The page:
Published December 24, 2017
Less than a month after President Donald Trump announced the U.S. would move its embassy in Israel to Jerusalem from Tel Aviv, Guatemala became the first nation to follow his lead, announcing on Christmas Eve that it would move its embassy there as well.
Guatemalan President Jimmy Morales posted to Facebook on Sunday that he'd just spoken with Israeli Prime Minister Benjamin Netanyahu.
"We are talking about the excellent relations that we have had as nations since Guatemala supported the creation of the state of Israel," Morales wrote in the translated Facebook post.
On Nov. 29, 1947, when the U.N. voted to partition the British mandate of Palestine into separate Jewish and Arab states, the countries did not vote in alphabetical order starting with “A.”
Instead, the U.N. put the names of all of the member countries in a hat -- then picked one, started with that country and went in alphabetical order from there.
By sheer chance, the country picked out of the hat, and thus the very first country to vote for the creation of the modern state of Israel, was Guatemala.
This year, Guatemala was one of the countries that did not vote with the United Nations when it declared in a non-binding resolution that Trump's decision to recognize Jerusalem as the capital of Israel was "null and void."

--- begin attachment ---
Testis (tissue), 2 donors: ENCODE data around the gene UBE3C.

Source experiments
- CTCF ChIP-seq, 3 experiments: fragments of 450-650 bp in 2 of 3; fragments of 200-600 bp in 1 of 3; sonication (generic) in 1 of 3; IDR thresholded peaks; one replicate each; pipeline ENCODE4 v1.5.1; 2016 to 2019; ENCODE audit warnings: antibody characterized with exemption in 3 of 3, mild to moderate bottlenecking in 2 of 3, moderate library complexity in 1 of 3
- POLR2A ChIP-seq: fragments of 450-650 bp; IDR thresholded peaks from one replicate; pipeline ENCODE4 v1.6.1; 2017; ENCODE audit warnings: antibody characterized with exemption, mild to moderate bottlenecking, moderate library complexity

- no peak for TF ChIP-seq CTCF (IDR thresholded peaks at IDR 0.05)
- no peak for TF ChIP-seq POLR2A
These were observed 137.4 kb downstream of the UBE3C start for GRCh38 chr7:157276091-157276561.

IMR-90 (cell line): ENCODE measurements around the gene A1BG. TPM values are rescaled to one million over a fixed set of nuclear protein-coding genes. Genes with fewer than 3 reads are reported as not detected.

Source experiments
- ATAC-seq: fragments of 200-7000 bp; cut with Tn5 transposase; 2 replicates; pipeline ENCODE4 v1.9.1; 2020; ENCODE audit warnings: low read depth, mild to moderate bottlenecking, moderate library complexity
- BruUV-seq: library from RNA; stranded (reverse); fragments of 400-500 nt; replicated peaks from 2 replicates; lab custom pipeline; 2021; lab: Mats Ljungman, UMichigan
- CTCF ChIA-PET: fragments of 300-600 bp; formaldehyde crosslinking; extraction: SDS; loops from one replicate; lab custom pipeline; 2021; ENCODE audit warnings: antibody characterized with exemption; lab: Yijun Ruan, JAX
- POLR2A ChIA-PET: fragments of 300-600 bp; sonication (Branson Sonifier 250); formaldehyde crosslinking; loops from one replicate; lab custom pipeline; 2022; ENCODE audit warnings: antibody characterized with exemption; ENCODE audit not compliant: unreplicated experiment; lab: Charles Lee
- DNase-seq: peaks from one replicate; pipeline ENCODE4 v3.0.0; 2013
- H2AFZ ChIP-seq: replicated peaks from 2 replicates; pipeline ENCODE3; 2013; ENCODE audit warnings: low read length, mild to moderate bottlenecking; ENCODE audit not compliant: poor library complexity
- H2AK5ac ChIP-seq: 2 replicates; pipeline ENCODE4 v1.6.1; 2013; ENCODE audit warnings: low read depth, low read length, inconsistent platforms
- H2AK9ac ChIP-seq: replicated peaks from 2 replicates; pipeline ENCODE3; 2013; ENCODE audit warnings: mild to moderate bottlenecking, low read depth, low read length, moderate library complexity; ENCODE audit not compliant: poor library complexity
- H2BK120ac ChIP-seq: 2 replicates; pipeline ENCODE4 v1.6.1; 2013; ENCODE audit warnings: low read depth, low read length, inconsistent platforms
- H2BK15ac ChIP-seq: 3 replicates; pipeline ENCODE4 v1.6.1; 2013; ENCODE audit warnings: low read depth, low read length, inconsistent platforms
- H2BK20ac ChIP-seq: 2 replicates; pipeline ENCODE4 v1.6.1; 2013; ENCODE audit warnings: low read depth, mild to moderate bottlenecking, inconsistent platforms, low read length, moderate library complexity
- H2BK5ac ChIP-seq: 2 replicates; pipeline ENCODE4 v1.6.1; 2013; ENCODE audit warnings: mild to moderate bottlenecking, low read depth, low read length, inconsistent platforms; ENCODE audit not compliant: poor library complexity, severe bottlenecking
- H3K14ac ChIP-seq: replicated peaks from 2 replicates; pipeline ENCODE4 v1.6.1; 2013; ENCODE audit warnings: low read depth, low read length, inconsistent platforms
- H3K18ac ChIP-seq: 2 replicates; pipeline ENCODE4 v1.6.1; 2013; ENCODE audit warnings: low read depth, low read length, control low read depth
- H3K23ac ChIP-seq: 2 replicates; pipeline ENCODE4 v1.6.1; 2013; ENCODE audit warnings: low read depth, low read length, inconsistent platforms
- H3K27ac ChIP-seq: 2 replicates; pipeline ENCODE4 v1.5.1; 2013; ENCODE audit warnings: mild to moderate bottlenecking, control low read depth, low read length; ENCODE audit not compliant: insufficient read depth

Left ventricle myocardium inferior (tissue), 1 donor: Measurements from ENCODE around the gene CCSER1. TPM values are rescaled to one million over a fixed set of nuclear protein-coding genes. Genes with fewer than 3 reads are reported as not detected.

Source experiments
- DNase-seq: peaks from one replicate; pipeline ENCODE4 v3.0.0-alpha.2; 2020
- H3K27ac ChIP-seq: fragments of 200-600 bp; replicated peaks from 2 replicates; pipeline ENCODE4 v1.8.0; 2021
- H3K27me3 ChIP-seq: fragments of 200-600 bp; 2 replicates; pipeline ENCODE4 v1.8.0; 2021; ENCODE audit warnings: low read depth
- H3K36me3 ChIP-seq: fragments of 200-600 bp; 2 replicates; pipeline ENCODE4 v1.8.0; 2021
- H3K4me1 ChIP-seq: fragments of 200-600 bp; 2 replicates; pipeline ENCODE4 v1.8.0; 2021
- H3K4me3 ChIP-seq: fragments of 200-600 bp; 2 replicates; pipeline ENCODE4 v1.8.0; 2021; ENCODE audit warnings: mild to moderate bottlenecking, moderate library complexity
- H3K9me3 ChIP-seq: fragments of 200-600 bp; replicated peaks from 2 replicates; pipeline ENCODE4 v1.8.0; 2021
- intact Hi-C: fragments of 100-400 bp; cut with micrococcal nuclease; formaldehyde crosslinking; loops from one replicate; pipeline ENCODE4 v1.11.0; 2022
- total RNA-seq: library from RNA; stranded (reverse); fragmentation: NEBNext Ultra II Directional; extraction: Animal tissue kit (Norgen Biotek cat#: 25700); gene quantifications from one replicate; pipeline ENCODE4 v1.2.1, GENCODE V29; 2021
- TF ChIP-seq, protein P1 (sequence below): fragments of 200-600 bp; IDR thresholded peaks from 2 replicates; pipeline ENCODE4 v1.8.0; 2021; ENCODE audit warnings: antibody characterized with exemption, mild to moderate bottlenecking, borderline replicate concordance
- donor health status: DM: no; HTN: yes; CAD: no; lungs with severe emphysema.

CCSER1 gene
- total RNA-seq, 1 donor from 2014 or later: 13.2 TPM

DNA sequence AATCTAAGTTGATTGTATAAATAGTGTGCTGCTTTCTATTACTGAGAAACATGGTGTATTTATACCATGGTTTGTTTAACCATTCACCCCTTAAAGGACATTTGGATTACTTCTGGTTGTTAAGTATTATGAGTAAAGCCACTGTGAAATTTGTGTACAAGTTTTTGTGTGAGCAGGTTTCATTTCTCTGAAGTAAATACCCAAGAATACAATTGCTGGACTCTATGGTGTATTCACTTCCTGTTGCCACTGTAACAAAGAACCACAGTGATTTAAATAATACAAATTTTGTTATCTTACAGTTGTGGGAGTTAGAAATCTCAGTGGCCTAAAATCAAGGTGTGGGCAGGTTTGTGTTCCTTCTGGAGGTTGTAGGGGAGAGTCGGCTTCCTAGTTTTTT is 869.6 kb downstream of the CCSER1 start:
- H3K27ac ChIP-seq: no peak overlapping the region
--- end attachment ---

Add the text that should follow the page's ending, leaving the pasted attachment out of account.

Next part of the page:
Nine countries voted "no": Honduras, Micronesia, the Marshall Islands, Nauru, Palau, Togo, Guatemala, the U.S. and Israel.
In addition, 35 countries abstained from the vote and 21 were "absent." In all, 128 countries supported the measure.
U.S. Ambassador to the U.N. Nikki Haley, who had warned the U.S. would take names after the vote, singled out the countries that did not vote for the resolution, inviting them to a January reception to "thank you for your friendship to the United States."
No other country has its embassy for Israel in Jerusalem, though the Czech Republic has said it is considering such a move.
Neither the U.S. nor Guatemala specified exactly when its embassy would move.
Netanyahu had predicted others would follow the U.S. lead. He has made great efforts to reach out to Latin America in recent years as part of a campaign to counter longstanding support for the Palestinians at the United Nations.
Trump said he was merely recognizing reality and not prejudging negotiations on the future borders of the city. Israel naturally gave its support while Palestinians saw the move as siding with Israel on the most sensitive issue in the Israel-Palestinian conflict.
Israel claims all of Jerusalem as its capital, while the Palestinians claim the city's eastern sector, which was captured by Israel in 1967 and is home to sensitive religious Jewish, Muslim and Christian sites. Many governments have long said that the fate of Jerusalem must be resolved through negotiations.
Trump's announcement has set off weeks of fighting between Palestinian protesters and Israeli security forces that have left 12 Palestinians dead.
The 128-9 U.N. vote was seen as a victory for Palestinians, but fell short of the total they had predicted.
Fox News' Jon Decker contributed to this story.